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Thread: Illusion of Recovery – Part I: Print and pray has officially failed - Eric Janszen

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    Default Re: Illusion of Recovery – Part I: Print, spend, and wait has officially failed - Eric Janszen

    Quote Originally Posted by dcarrigg View Post
    The benefits should be designed to outweigh the costs of financing work up-front.

    This way a project is financed through projected monthly energy expenditure (operational) savings with no (or little) cash outlay by the entity ordering the work to be performed.

    This can be done in the residential and small commercial sectors through utility-based on-bill financing and ESPCs in the large commercial, industrial and .gov sectors. They function as the financing mechanisms, with kWh savings guaranteed (assuming one has a proper contract) by the ESCO.

    In this way, energy infrastructure can be upgraded faster than one would imagine without requiring much up-front cash. There is still loss to finance charges, and downside risk if oil/electricity/etc. drop significantly in price, but mechanisms to spur rapid investment that pay for themselves, plus offer a good chance for additional financial benefit, do exist.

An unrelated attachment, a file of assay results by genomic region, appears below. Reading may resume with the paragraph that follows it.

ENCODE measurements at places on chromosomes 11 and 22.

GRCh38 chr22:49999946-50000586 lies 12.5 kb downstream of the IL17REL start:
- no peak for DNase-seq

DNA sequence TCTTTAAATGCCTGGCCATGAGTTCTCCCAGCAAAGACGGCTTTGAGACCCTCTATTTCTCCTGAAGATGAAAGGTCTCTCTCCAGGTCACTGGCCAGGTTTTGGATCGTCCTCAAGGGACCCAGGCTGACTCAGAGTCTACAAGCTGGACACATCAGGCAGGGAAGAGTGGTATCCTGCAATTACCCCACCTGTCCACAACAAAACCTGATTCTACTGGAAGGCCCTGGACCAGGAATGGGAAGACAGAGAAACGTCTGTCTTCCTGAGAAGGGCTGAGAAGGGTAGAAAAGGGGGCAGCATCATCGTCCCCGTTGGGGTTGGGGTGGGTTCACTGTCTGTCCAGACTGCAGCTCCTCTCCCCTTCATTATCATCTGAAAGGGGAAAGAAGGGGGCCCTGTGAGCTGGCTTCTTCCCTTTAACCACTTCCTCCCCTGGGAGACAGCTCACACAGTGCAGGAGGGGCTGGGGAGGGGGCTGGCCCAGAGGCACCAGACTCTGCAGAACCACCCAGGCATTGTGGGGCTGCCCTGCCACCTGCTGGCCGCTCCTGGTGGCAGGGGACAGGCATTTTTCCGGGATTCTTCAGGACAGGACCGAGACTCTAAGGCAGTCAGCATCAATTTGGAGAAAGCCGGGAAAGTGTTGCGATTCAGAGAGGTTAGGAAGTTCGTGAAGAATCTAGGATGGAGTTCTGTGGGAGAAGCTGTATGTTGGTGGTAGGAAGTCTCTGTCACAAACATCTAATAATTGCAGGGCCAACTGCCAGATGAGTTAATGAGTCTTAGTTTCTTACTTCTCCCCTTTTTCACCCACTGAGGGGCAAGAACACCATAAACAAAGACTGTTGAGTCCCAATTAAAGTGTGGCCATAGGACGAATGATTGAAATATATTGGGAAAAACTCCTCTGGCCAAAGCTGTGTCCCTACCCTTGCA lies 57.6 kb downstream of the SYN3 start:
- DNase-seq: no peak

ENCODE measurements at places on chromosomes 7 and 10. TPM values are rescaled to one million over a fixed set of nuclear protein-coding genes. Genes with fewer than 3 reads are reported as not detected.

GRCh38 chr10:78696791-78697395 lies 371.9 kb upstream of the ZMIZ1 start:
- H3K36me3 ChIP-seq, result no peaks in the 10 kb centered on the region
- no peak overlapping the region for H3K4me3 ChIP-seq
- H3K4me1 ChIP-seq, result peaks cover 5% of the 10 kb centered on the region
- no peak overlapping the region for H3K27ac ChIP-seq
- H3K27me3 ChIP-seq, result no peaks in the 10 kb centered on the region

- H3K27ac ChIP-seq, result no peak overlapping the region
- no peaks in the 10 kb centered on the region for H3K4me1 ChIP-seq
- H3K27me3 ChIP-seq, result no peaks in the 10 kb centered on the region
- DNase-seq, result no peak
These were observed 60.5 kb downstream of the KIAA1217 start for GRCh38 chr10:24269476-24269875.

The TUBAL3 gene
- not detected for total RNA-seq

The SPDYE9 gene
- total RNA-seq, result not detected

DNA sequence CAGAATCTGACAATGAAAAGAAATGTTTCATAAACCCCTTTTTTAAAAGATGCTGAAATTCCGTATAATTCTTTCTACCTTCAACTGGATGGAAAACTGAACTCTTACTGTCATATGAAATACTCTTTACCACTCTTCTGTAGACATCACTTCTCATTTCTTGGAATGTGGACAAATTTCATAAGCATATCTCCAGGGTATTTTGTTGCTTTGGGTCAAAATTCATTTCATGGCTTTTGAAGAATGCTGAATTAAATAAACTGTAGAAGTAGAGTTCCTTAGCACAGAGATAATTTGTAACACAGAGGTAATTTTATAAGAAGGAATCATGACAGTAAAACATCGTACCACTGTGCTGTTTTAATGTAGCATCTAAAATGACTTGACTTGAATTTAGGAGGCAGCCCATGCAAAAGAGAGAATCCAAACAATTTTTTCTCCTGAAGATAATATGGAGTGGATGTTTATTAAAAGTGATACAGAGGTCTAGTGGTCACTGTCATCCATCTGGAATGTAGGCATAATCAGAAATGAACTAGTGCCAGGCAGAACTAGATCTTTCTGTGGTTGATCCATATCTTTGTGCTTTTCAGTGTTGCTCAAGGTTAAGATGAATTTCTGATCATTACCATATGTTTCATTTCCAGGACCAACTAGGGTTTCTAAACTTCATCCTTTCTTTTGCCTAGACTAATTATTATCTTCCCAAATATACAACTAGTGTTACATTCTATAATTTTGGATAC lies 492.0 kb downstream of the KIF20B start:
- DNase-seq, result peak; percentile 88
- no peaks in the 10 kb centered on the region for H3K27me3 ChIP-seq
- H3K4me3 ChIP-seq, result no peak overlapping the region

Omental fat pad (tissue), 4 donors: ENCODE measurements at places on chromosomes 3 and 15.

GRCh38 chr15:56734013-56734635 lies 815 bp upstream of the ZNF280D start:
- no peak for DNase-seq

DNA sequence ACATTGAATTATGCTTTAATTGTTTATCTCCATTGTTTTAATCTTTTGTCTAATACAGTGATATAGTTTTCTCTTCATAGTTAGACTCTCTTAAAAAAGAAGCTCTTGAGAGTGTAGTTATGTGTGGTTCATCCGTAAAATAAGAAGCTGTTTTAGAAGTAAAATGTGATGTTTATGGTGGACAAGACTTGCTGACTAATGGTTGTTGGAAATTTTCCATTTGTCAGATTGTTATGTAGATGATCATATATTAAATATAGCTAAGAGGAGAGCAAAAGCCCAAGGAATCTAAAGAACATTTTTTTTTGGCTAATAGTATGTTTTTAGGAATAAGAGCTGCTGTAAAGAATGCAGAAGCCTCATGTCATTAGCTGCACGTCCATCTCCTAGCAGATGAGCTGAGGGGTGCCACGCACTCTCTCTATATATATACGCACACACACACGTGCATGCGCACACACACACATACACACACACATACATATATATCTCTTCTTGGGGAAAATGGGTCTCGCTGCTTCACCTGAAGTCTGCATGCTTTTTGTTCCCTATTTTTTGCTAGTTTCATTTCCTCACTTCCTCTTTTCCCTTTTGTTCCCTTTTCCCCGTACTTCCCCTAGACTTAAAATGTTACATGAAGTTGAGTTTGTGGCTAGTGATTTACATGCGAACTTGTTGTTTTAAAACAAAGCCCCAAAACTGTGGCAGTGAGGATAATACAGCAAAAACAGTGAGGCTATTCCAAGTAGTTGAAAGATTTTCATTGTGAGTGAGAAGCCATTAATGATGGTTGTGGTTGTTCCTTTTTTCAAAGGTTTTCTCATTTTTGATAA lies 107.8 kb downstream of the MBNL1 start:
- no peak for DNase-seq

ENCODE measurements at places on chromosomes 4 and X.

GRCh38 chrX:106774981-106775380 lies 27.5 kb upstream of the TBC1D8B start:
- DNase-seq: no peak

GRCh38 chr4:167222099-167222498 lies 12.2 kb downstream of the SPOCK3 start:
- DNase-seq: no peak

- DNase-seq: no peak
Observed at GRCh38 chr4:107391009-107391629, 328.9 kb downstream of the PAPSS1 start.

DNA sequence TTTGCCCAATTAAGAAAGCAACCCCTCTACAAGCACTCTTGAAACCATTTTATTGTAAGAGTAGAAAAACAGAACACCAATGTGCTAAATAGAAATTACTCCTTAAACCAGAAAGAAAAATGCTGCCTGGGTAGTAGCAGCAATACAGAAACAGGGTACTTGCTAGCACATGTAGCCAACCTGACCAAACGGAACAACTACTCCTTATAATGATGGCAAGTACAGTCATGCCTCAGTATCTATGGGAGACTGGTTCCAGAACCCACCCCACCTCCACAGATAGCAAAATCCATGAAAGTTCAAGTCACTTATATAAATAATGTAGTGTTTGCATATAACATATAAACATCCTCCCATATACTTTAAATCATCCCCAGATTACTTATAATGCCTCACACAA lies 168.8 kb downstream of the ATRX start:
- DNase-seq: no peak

Of course, this works best with relatively vanilla activities (insulating, retro-commissioning, replacement of older furnaces/boilers etc.) It also requires more sophistication in contractual agreements than many entities possess to ensure one does not get ripped off (there are a few third-party firms that do this - also for a fee).

    When an investment makes sense (has a positive ROI), as energy efficiency typically does, there will always be ways to accelerate adoption. Also see Fred's post above ^.

    And like similar espc programs, overwhelmingly used by governments since business will make roi investment themselves, the roi, if any is achieved without creating functional problems, goes towards further growth of bureaucracy or keeping alive bureaucracy that should not be operational in the first pace. Presumably there is some mechanism for government projects to deliver roi to the broad economy? How would this work? Hypothetically if the government built a nuclear power plant to deliver cheap electricity would this not be built at a premium to a non-stimulus project and therefore require additional subsidy to keep prices competitive? Why not just make select private utility and energy companies public? They already have the infrastructure or can more easily build. My hunch is all these "solutions"will not work in the long run or will create new "public"problems or subsidize select favored corporations at the expense of small business and innovation. The only solutions from public spending fix problems made with public policy in the first place. Maybe we should build a new Panama canal? Space elevator? Grants for energy efficiency? The us had those in the stimulus.
    Last edited by SamAdams; 09-03-11 at 06:38 AM.

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